I hear the thunder, deep, rolling, scary thunder.

I see 3:00 in red. That would be the LED alarm clock. “It’s 3 am,” I hear my inner voice say.

I hear another voice; it’s a little boys voice, my grandson’s voice. I’m a little surprised. My inner voice says, “Remember, the grandkids are spending the night here.” That’s nice.

I hear the thunder, deep, rolling, scary thunder, and the little boy’s voice again. He is trying to comfort himself. An inner voice says, “A little boy should not have to comfort himself at 3 am.” No? no. Well, then who? “You.” Me? “Yeah, you’re the grandpa.” No, I’m a lawyer. “Hey, knucklehead, you’re the grandpa.” That’s nice.

I hear the thunder, deep, rolling scary thunder. “Get up you idiot.” I’m not an idiot; I’m a lawyer. “Get up, you knucklehead!” I lumber out of bed to be met in the hall by a little boy looking up with wide eyes, it’s my grandson Joshie, “I heard the thunder; it’s scary.” Apparently a 6-feet, 2-inch giant walking grandpa-zombie is scarier because this little boy runs back to bed. I follow.


You don’t have to be a little boy to experience fear. Adult lawyers have that little voice that says, “Hey, you idiot, the negative committee has taken a vote and decided you can’t do it; give it up.” Can’t do what? Fill in the blank. You can’t handle the case; you can’t handle the pressure; you can’t handle your senior partner, etc. You get the idea. Fear surrounds us, and it’s our constant companion. But there’s more; once we buckle down and work harder, we hear another voice, it’s your spouse; it sounds like this, “Why are you working so late? Why are you working on Saturday? What about the kids?” You try to put that voice out of your mind, but it haunts you, pulls at your emotions, which you stuff. You are good at stuffing emotions. If they give black belts in stuffing emotions and ignoring personal problems, we lawyers would be past masters. Typically, we lawyers self-medicate to escape the pressure, which feels good for a while, but all of our efforts to feel good act like bungle cords, and we get snapped right back into the brokenness. Oh, wait, it gets worse as we discover that fear does not travel alone but quickly invites its friend’s doubt, despair, hopelessness, and depression into your soul.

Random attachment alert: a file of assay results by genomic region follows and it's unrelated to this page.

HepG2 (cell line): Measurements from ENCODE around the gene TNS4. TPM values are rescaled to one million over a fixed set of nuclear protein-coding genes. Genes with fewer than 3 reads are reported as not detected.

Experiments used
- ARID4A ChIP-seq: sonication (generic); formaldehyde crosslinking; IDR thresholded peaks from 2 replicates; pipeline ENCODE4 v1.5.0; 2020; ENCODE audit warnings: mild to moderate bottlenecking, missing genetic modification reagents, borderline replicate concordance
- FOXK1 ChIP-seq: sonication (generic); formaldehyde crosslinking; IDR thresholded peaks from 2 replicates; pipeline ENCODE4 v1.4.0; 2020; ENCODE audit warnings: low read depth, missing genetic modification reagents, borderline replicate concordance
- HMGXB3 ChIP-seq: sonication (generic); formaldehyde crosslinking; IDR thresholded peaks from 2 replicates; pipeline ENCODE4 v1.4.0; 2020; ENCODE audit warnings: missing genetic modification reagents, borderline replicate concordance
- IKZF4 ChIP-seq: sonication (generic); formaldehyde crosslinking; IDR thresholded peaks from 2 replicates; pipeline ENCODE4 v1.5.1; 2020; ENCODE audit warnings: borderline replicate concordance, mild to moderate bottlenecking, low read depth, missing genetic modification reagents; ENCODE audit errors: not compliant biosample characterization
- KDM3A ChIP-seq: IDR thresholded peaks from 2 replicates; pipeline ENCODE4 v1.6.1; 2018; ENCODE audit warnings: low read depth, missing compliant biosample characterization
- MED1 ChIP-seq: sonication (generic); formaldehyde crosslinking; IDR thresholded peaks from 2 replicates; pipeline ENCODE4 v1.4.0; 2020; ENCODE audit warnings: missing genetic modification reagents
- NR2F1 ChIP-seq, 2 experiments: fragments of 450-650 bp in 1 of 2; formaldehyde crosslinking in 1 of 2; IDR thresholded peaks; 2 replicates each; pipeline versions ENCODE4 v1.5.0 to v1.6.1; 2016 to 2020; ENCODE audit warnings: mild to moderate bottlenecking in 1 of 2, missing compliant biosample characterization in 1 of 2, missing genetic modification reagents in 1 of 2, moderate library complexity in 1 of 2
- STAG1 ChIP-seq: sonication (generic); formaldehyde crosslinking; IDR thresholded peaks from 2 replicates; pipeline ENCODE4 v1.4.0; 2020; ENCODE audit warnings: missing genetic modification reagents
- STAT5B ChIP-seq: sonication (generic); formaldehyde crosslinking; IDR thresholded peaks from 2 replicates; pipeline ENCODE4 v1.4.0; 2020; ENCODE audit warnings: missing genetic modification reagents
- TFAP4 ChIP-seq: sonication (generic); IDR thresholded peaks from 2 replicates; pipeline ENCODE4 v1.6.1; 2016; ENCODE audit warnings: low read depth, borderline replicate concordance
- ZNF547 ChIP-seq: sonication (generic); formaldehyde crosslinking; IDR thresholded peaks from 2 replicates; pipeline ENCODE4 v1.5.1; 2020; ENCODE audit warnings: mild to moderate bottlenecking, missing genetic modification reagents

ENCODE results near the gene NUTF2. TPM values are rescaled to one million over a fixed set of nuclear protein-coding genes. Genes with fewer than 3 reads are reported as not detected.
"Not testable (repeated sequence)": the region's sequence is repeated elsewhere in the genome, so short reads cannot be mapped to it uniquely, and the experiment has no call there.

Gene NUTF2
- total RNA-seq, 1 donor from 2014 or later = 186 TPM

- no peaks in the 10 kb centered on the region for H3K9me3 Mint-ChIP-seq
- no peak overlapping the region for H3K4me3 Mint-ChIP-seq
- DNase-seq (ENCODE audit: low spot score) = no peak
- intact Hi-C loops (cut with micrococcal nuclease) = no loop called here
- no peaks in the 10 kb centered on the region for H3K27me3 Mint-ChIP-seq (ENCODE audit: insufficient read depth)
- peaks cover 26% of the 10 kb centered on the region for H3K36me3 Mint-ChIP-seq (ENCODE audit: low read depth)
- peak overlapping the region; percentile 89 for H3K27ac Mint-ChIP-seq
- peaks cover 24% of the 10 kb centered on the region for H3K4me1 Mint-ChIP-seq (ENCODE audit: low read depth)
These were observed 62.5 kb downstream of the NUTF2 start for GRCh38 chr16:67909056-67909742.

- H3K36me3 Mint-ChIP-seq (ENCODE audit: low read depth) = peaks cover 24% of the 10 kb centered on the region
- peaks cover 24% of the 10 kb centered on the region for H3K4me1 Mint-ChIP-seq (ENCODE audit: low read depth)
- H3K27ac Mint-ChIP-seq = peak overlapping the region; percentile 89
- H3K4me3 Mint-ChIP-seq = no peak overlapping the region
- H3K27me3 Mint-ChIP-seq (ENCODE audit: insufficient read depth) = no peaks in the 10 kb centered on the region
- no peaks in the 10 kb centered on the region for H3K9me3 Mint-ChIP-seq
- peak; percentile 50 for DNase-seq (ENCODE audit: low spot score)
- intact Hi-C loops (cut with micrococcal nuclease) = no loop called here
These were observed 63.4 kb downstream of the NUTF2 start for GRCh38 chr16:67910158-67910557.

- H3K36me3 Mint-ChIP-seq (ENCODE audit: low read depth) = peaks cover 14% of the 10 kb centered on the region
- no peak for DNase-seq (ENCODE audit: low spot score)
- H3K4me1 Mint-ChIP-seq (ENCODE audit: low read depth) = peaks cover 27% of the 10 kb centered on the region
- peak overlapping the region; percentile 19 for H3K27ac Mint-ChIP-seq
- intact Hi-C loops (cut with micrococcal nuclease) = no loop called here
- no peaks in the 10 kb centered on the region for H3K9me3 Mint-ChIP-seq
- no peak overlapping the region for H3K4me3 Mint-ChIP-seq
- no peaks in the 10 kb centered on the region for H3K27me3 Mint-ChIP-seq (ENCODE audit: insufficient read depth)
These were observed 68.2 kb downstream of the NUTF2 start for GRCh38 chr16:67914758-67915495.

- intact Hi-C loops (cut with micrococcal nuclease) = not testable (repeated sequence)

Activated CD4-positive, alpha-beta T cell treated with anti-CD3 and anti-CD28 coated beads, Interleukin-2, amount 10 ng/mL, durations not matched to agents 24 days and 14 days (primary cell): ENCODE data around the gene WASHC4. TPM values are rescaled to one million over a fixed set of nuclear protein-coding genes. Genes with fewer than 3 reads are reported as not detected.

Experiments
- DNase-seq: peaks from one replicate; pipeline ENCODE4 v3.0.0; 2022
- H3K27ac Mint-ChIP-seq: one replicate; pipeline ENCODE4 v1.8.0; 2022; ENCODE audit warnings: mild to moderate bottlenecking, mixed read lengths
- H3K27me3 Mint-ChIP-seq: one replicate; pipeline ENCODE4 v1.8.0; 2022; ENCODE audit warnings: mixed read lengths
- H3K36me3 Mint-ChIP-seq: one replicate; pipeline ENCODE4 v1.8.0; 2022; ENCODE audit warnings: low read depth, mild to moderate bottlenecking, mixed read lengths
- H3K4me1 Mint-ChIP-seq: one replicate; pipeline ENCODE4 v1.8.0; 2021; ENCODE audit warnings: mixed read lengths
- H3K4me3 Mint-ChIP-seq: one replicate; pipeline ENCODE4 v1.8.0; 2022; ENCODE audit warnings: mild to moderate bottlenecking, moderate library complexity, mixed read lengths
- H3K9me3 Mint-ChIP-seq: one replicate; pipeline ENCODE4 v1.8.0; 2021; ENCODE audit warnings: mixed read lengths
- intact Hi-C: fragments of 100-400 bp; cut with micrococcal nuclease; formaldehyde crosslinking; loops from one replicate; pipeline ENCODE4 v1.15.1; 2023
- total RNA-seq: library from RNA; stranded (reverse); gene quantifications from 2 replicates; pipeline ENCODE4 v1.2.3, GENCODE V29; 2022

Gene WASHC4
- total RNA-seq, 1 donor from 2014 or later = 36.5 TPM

There is another way, which involves some deep thinking, reevaluating, and frankly moving against the flow of most of the profession. You can have a life and practice law. You start by calling a time out and make an appointment with yourself; we call it cave time. You shut the door, turn off your phone, close your laptop, and put a little sign on the door that says, “If you interrupt me, I will break your legs.” Kick back and think. You think about the foundational things first. You can organize the details later. Make cave time a regular feature of your life. Ok, back to our story.


I sit on the edge of Josh’s bed wondering what to say. I hear the thunder, deep, rolling, scary thunder. I say, “It’s like a big kettle drum, boom, boom, boom,” with hand motions. He looks up with an odd expression on his face as if to say, “That’s it? You’re the grandpa and that’s the best you got?” “Well…it is 3 in the morning, kid.” I rub my face.

I hear the thunder, deep, rolling, scary thunder. The little boy says something about Jesus. What’s that? Oh, sure, that’s more comforting. My thoughts turn to a quote I heard recently, “If anyone can predict his own death and resurrection, and actually pull it off, yeah I’m with him; I will just go with whatever he says”, and he says we should love each other.

I smile at my grandson. I rub his chest, that seems to help — “Goodnight grandpa”. “Good night, Joshie”. I stumble down the hall toward my bedroom. Comforting the afflicted. It’s what I do. “That’s a cliché, you simpleton.” I smile, yeah, yeah, it is. In bed again, next to Cindy sound asleep, she’s looking so pretty and peaceful. My last thought as I drift off is a question; is Jesus asleep at 3:00 in the morning?

It’s thundering again, deep, rolling thunder, somehow… now, it’s not so scary.

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